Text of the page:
For example, Mr. Wasnock said one of CapGuardian's biggest institutional offerings, the $11.7 billion international equity strategy, returned an annualized -2.3% for the five-year period ended Dec. 31. The American Funds EuroPacific Growth Fund, which uses a similar approach, returned -0.6%, in part because of its greater exposure to emerging markets.
For the 10 years ended Dec. 31, the mutual fund outperformed the institutional strategy by 50 basis points, an annualized 10.7% vs. 10.2%, he said.
Mr. Wasnock said Capital Group's team approach to managing portfolios means it's difficult to track the record of individual portfolio managers and understand why a portfolio is performing poorly.
Capital Group senior officials acknowledge they need to provide more information.
“There's a level of detail and information that, up until this point, we had not delivered in a satisfactory fashion from (clients' and consultants') perspectives — which is really all that matters,” said Kevin G. Clifford, president and CEO of American Funds Distributors and one of the five members of the board of directors of Capital Group.
Mr. Clifford said Capital will soon begin sharing detailed information with institutional consultants as to portfolio managers' investment approaches and holdings.
The bottom line, however, is performance.
Mr. Wagener attributed the previous poor performance to Capital having too many investment strategies, individual managers overseeing too many portfolios and the company's research coverage not being organized as effectively as possible. All three areas have been addressed, he said.
Mr. Wagener said 85% of Capital Group equity strategies managed for U.S. institutional investors outperformed their benchmarks last year.
At American Funds, 31 of the 42 funds, or 74%, outperformed their benchmarks in 2012, Mr. Clifford said. American Funds had $984 million in net inflows in January, its first month of net inflows since May 2009. (Net inflows in February were $150 million.)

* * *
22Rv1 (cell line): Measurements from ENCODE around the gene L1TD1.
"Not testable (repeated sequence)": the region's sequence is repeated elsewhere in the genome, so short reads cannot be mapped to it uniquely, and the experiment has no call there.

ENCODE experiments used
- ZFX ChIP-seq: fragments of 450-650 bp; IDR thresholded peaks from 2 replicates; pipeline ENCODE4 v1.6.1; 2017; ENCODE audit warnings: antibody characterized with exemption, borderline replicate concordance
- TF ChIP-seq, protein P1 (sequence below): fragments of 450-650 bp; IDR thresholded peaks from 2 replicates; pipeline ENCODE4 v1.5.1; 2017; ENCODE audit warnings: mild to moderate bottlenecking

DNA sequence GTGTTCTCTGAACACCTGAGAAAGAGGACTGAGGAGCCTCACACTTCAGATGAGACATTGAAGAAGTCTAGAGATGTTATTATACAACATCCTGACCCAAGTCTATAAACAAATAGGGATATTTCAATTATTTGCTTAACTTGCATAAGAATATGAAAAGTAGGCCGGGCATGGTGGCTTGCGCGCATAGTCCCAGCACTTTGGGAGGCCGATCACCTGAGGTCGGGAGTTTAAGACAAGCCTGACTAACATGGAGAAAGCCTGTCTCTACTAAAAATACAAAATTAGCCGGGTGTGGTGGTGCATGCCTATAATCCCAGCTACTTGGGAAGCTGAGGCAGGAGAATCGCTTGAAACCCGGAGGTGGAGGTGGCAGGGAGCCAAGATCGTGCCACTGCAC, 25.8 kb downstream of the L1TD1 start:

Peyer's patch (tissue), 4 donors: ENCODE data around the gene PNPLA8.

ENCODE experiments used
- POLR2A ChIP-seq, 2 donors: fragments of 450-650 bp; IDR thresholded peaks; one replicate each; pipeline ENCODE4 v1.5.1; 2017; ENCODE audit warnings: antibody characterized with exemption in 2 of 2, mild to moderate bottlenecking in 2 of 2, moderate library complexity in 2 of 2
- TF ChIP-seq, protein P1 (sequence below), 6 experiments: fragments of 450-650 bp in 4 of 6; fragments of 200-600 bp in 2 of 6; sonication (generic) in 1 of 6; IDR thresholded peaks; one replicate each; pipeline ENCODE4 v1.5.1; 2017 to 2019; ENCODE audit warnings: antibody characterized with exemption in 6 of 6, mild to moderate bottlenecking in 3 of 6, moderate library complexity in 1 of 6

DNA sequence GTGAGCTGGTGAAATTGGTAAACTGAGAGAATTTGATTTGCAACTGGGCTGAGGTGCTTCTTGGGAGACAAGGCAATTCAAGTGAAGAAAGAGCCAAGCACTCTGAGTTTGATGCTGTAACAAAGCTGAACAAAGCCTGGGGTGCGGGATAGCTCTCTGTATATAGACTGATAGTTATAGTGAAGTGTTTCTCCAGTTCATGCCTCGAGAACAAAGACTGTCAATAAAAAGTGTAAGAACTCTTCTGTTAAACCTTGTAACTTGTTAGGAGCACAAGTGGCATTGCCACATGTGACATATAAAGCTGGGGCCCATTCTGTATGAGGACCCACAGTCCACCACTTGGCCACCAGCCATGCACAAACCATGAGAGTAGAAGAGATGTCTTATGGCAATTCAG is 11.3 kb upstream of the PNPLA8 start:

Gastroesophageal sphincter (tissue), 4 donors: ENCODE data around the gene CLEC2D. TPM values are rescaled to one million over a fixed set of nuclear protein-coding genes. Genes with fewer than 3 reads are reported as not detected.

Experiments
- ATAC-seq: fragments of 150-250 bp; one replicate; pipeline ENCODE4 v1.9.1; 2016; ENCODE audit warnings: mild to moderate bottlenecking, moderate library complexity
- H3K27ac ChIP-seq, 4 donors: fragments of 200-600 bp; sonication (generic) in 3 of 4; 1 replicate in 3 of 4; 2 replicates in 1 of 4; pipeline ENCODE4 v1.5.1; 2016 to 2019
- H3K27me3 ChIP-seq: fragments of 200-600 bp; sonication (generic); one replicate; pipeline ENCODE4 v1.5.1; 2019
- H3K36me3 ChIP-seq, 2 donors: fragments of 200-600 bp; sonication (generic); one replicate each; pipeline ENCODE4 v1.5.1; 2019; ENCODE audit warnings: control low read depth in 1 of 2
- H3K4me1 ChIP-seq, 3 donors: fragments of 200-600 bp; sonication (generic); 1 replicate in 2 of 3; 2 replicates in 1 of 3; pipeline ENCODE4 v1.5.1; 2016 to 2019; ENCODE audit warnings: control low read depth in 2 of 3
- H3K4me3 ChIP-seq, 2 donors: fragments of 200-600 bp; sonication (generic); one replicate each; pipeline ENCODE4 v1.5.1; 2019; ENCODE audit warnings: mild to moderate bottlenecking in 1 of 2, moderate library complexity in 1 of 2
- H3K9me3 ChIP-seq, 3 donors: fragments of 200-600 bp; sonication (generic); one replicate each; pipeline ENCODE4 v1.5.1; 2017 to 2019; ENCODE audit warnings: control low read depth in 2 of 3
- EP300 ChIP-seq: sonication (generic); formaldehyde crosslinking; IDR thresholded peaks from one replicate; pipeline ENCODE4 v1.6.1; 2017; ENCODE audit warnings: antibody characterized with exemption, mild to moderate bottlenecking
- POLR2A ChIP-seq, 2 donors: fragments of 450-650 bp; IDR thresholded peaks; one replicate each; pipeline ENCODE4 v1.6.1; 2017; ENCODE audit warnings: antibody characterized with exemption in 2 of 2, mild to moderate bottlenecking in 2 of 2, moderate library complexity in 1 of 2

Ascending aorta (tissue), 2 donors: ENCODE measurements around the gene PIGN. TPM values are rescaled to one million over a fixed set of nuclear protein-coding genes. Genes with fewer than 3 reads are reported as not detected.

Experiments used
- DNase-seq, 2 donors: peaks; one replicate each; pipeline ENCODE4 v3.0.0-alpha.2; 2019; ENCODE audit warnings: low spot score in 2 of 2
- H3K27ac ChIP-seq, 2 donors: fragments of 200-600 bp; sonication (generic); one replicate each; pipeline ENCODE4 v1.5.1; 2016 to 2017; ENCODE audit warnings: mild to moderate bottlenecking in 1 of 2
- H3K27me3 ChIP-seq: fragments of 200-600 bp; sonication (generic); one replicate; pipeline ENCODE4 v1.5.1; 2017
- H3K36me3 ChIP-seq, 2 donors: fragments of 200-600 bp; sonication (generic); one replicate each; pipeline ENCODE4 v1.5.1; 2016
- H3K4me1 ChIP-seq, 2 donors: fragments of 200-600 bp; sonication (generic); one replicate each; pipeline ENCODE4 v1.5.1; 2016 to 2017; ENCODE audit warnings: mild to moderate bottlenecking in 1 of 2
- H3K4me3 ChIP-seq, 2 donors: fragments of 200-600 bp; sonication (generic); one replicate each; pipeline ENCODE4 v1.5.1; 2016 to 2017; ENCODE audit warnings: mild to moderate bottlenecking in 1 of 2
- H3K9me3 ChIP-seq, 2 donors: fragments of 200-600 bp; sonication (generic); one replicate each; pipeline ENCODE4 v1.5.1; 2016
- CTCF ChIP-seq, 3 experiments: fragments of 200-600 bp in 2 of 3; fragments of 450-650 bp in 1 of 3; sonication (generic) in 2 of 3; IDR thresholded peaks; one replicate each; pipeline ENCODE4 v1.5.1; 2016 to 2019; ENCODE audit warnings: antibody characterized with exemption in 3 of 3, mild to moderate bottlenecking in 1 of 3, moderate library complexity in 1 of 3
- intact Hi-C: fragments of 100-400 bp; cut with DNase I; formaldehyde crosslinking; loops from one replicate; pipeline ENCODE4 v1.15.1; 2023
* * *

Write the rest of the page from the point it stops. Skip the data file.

Even with the changes, it's going to be challenging for Capital Group to win back institutional and retail customers, said Geoffrey Bobroff, president and founder of Bobroff Consulting in East Greenwich, R.I.
Mr. Bobroff said performance has been just one of the issues that have plagued Capital Group, a company he said is a victim of changing times.
He said Capital was late to expand its fixed-income offerings, missing opportunities to turn equity outflows into fixed-income inflows. And as other money managers introduced exchange-traded funds, Capital Group has avoided the area, he said.
Indeed, adapting to modern-day competition is behind some of Capital Group's other changes.
While Capital has more than $11 billion in collective investment trusts, none was modeled on its mutual funds. Such modeling is common practice among Capital's competitors, such as T. Rowe Price Associates (TROW) Inc. (TROW), Fidelity Investments and The Principal Financial Group. Capital's first two new CITs — based on the American Funds Capital World Growth and Income Fund and International Growth and Income Fund — were rolled out in January. Six more will launch later this year.
CITs are favored over mutual funds by some defined contribution plans because they can cost less and provide greater transparency in structuring fees and expenses.
Despite the changes under way, Mr. Bobroff said the money manager's best shot at regaining assets would be long-term strong performance.
“People have to be convinced to go back,” he said. “You don't just flip a switch.” n
This article originally appeared in the March 18, 2013 print issue as, "Capital Group seeking to rebuild".